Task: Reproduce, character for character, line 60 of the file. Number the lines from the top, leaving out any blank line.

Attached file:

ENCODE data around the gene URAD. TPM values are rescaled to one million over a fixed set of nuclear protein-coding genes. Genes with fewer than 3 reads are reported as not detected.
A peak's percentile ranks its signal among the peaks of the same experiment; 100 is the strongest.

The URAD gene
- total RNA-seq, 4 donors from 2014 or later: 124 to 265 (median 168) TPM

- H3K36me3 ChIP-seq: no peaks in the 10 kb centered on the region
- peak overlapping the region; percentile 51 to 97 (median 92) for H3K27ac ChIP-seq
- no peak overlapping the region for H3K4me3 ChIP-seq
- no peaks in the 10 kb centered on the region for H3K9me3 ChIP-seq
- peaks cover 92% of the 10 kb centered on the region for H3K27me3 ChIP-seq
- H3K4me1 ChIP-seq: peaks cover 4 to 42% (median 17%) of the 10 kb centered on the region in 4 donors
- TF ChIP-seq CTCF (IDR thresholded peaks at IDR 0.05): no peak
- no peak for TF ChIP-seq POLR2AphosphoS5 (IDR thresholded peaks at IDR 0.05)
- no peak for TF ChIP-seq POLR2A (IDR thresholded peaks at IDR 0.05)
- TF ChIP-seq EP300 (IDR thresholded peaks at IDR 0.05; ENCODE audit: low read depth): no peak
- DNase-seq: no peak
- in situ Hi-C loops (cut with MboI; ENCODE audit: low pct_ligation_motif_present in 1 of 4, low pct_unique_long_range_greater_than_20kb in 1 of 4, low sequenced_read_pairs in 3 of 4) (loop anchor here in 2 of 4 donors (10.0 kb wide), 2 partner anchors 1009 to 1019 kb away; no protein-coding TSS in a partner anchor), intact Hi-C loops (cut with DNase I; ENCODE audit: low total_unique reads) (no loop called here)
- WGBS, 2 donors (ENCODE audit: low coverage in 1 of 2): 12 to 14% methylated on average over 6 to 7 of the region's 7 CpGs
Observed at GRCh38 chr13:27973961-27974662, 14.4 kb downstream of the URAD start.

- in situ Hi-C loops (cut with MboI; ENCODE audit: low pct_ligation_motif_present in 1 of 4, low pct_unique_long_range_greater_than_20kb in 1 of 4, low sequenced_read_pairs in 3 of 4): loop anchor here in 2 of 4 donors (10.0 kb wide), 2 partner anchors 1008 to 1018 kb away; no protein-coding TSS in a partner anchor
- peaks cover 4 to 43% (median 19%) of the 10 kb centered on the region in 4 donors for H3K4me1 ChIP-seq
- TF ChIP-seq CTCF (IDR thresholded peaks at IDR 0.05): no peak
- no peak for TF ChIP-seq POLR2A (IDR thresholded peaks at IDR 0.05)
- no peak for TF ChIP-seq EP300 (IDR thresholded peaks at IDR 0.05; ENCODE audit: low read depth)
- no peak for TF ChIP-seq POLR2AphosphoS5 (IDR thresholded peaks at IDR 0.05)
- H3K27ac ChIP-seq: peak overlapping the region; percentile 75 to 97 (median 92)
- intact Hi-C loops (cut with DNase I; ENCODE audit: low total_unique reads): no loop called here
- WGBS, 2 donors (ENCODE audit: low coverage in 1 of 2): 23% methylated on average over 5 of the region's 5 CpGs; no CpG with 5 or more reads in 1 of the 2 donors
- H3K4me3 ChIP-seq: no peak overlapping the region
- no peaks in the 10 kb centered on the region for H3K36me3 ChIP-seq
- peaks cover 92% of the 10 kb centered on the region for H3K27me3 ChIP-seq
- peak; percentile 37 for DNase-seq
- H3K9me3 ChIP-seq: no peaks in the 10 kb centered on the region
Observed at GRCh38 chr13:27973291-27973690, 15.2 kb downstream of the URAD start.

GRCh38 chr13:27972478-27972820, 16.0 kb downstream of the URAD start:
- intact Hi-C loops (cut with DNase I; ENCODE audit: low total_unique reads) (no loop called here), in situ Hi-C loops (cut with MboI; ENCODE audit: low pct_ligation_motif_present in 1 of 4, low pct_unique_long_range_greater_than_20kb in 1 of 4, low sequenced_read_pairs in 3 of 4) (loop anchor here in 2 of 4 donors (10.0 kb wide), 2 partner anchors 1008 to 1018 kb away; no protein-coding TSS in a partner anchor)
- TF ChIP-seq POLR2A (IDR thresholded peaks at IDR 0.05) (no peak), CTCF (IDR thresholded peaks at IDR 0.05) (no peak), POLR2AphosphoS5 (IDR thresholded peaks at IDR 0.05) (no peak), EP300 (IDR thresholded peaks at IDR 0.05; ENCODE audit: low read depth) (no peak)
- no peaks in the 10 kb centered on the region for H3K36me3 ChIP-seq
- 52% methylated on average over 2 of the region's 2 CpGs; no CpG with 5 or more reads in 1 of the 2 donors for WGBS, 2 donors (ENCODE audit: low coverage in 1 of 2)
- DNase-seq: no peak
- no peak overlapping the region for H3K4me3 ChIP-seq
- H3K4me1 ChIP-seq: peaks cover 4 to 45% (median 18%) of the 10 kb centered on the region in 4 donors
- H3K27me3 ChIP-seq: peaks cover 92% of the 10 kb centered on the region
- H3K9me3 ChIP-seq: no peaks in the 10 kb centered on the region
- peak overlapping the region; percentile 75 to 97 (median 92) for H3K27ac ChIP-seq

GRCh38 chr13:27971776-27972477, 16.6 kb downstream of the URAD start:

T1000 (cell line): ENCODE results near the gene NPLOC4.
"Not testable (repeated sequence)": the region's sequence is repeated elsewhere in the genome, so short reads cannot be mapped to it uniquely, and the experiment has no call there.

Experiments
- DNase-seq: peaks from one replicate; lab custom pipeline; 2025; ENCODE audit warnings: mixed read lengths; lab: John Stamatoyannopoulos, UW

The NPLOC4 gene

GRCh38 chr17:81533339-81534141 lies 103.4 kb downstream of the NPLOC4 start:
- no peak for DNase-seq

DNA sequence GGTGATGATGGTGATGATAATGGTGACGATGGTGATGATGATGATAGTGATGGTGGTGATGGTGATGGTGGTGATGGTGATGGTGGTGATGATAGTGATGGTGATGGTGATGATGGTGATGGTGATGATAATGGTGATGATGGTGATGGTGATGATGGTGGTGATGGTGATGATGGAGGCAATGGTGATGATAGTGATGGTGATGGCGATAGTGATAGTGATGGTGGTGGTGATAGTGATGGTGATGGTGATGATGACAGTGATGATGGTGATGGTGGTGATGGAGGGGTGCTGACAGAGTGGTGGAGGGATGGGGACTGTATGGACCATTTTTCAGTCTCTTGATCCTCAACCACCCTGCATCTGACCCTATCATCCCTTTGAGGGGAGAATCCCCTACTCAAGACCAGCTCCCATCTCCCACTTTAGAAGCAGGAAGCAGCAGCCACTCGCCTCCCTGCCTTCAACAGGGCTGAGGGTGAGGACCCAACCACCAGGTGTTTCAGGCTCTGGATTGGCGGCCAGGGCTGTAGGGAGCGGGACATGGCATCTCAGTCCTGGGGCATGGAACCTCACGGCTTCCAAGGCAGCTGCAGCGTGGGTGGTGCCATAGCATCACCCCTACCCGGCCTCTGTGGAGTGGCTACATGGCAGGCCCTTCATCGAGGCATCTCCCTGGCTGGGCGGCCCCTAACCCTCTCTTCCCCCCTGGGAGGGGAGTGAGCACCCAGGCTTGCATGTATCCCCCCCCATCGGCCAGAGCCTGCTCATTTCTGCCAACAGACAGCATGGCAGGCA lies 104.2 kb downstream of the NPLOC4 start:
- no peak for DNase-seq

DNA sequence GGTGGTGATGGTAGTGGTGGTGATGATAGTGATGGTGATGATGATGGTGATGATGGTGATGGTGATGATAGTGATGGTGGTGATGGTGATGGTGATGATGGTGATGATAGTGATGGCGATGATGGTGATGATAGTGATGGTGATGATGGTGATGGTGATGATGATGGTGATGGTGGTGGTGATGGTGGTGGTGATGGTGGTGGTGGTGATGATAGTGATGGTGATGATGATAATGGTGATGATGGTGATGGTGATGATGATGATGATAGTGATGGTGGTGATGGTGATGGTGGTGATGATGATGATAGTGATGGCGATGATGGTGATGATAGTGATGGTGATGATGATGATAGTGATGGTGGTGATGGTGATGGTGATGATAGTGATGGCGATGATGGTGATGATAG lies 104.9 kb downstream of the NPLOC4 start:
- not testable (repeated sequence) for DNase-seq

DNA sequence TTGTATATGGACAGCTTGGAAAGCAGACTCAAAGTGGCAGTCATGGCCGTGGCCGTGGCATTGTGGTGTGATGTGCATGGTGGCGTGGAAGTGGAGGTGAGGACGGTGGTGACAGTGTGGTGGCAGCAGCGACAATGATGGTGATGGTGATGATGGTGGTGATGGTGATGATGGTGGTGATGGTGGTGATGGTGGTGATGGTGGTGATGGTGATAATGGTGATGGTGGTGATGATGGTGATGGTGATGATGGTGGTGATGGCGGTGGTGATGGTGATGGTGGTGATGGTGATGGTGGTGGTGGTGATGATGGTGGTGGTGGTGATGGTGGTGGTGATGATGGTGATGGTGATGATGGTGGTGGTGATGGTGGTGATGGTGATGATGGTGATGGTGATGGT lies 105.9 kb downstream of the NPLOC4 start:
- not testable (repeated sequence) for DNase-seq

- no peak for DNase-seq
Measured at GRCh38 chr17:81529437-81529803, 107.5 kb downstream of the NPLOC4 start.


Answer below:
Measured at GRCh38 chr17:81529437-81529803, 107.5 kb downstream of the NPLOC4 start.